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Tuesday, September 16, 2014 |  Madison, WI: 63.0° F  A Few Clouds
The Daily
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Delayed jail space-needs study for Dane County should be out in June
A new jail to replace Dane County's current facilities is one option likely to be offered in an upcoming report.
Credit:Kristian Knutsen

June just might be the month the long-awaited, much-delayed jail space-needs study will be released, says Dane County Executive Joe Parisi.

"I think they're looking at the overall picture," he says of Mead & Hunt, the architectural firm hired to prepare the $440,000 study. "They're looking at staffing costs for the various options they'll present."

Among those options will likely be a new, state-of-the-art jail that some county board members estimate will cost upwards of $120 million.

"It would be the most expensive public works project in county history," says Supv. Tim Keifer, who has expressed frustration over the report's repeated delays.

"We were told during budget discussions the study would be released in December. It's now May and we still don't have it."

Sheriff Dave Mahoney says he's open to all options, but has been inviting reporters and others to tour the jail so they can see firsthand the bleak conditions in which inmates live.

Mahoney says cell doors that won't open due to mechanical failures are putting inmates in the antiquated City-County Building jail at risk, because it takes three hours to then dismantle the door.

"If someone had an emergency they'd be in trouble," he says.

And the Public Safety building isn't equipped to house mentally ill inmates, who are placed in solitary confinement, cells designed to punish. He envisions hospital-style rooms to house mentally ill inmates.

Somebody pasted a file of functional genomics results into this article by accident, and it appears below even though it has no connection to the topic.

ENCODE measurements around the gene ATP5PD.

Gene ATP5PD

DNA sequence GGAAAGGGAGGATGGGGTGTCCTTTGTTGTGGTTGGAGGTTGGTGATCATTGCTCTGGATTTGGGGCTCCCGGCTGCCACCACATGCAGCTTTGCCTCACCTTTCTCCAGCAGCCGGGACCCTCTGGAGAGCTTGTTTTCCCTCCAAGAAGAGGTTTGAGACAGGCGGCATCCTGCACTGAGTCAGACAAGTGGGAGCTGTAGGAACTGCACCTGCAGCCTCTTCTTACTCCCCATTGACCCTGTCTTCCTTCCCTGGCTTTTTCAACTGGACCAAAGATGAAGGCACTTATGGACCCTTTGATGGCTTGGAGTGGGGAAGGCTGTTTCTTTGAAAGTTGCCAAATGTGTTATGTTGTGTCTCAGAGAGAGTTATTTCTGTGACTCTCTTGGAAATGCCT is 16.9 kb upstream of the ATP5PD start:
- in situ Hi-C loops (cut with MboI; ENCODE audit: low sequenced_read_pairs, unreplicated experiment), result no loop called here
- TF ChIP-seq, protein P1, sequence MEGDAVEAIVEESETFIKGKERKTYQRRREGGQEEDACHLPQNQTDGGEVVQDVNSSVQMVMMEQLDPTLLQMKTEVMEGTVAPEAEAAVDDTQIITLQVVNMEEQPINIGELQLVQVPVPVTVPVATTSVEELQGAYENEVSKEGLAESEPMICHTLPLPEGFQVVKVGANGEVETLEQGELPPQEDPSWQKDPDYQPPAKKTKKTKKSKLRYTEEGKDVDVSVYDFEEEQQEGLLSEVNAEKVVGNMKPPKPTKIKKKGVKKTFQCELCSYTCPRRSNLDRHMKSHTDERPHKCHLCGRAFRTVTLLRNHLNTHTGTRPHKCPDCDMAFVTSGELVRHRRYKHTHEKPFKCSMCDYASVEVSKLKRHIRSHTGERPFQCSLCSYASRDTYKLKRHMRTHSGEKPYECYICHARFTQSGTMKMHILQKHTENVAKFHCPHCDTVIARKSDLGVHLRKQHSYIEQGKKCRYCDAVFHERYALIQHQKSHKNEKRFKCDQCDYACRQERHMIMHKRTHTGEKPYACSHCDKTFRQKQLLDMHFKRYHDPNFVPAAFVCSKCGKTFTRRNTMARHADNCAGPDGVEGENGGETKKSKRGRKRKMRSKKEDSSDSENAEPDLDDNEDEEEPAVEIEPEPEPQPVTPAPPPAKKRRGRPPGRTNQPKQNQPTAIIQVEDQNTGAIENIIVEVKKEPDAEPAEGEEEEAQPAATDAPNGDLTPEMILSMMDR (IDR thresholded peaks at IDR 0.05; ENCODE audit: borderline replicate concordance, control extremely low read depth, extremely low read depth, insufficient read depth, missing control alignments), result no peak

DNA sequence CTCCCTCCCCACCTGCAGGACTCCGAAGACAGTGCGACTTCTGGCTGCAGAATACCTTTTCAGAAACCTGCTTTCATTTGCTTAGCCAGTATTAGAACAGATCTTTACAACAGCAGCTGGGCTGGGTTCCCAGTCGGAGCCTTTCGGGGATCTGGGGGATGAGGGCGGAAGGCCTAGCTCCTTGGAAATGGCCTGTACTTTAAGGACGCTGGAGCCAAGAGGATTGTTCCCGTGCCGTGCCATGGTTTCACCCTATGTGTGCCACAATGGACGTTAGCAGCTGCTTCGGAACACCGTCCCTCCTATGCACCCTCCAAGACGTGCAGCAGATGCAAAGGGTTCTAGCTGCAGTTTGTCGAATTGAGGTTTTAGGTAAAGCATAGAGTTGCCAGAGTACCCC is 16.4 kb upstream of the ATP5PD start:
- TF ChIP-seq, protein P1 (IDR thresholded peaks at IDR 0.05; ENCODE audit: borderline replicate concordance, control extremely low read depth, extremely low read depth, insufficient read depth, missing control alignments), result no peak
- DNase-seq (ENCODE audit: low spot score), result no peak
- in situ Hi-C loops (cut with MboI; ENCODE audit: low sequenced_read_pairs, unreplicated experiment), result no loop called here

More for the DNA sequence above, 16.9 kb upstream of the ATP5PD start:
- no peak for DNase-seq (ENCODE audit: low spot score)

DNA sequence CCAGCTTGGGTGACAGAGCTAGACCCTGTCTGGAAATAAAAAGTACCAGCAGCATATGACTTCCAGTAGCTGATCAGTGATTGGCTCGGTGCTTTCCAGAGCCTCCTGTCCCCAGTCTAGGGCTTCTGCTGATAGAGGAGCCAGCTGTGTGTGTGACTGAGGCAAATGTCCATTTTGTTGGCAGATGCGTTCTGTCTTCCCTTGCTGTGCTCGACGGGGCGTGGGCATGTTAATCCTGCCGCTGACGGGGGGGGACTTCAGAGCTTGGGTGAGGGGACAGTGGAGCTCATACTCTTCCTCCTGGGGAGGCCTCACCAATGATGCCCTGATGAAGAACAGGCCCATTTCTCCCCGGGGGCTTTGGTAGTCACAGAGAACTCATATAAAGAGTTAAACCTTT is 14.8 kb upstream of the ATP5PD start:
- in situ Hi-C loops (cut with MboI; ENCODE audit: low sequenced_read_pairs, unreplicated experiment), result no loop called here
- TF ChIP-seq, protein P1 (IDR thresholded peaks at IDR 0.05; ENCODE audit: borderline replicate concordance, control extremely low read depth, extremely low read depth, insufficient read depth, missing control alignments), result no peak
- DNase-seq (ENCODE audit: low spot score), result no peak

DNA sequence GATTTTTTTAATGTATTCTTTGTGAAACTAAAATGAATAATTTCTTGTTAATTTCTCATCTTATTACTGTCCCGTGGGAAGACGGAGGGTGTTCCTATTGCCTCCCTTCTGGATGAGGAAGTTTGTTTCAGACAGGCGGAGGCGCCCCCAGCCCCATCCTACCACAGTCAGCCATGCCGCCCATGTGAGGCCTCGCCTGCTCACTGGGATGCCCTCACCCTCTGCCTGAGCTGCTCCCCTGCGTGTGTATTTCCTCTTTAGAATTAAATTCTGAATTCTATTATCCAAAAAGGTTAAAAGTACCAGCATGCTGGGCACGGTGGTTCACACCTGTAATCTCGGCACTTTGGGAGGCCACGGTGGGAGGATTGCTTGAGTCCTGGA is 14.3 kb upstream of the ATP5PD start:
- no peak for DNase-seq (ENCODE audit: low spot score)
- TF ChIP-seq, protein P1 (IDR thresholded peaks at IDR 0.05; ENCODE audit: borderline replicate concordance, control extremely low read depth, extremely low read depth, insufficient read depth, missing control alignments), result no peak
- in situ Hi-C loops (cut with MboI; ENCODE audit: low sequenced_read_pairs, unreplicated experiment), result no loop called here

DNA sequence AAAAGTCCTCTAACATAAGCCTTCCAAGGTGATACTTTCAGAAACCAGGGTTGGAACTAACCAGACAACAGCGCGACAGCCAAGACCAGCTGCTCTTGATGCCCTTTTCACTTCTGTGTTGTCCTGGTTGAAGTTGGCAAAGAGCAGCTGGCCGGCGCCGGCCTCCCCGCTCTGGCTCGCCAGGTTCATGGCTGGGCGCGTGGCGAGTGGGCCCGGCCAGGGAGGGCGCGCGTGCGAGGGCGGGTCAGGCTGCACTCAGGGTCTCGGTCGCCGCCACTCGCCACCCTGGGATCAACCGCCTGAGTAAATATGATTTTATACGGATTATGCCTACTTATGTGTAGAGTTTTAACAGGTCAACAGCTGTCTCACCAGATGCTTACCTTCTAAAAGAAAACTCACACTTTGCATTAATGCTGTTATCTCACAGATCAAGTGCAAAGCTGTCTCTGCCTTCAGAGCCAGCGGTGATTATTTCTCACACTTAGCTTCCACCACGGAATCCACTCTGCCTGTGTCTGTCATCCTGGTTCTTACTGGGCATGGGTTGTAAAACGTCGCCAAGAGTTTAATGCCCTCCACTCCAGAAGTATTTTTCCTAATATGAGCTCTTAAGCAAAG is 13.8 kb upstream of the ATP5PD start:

"This is a human rights issue," says Mahoney, who is up for re-election in November. "We're setting people back in their treatment. We are doing them a great injustice, but we have no other option."

While Mahoney eyes a better inmate experience, Parisi looks to the bottom line.

"We're taking a hard look at our space needs," he says. "Can we bring more facilities under one roof? Would there be operational savings?"

Mahoney and Parisi say they have no intention of adding beds.

Supv. David Ripp doesn't see the need for a new jail -- the Public Safety Building opened in 1994 -- but hopes that if one is eventually approved today's county leaders are more forward-thinking than those past.

Recalling the debate over whether to build a new jail in the early 1990s, Ripp looks back on a failed push to add two floors to its design.

"They said we would never need the space," he recalls. "It would've cost us $10 million then, as opposed to $120 million now. I tell you what: It would've made things a lot simpler today."

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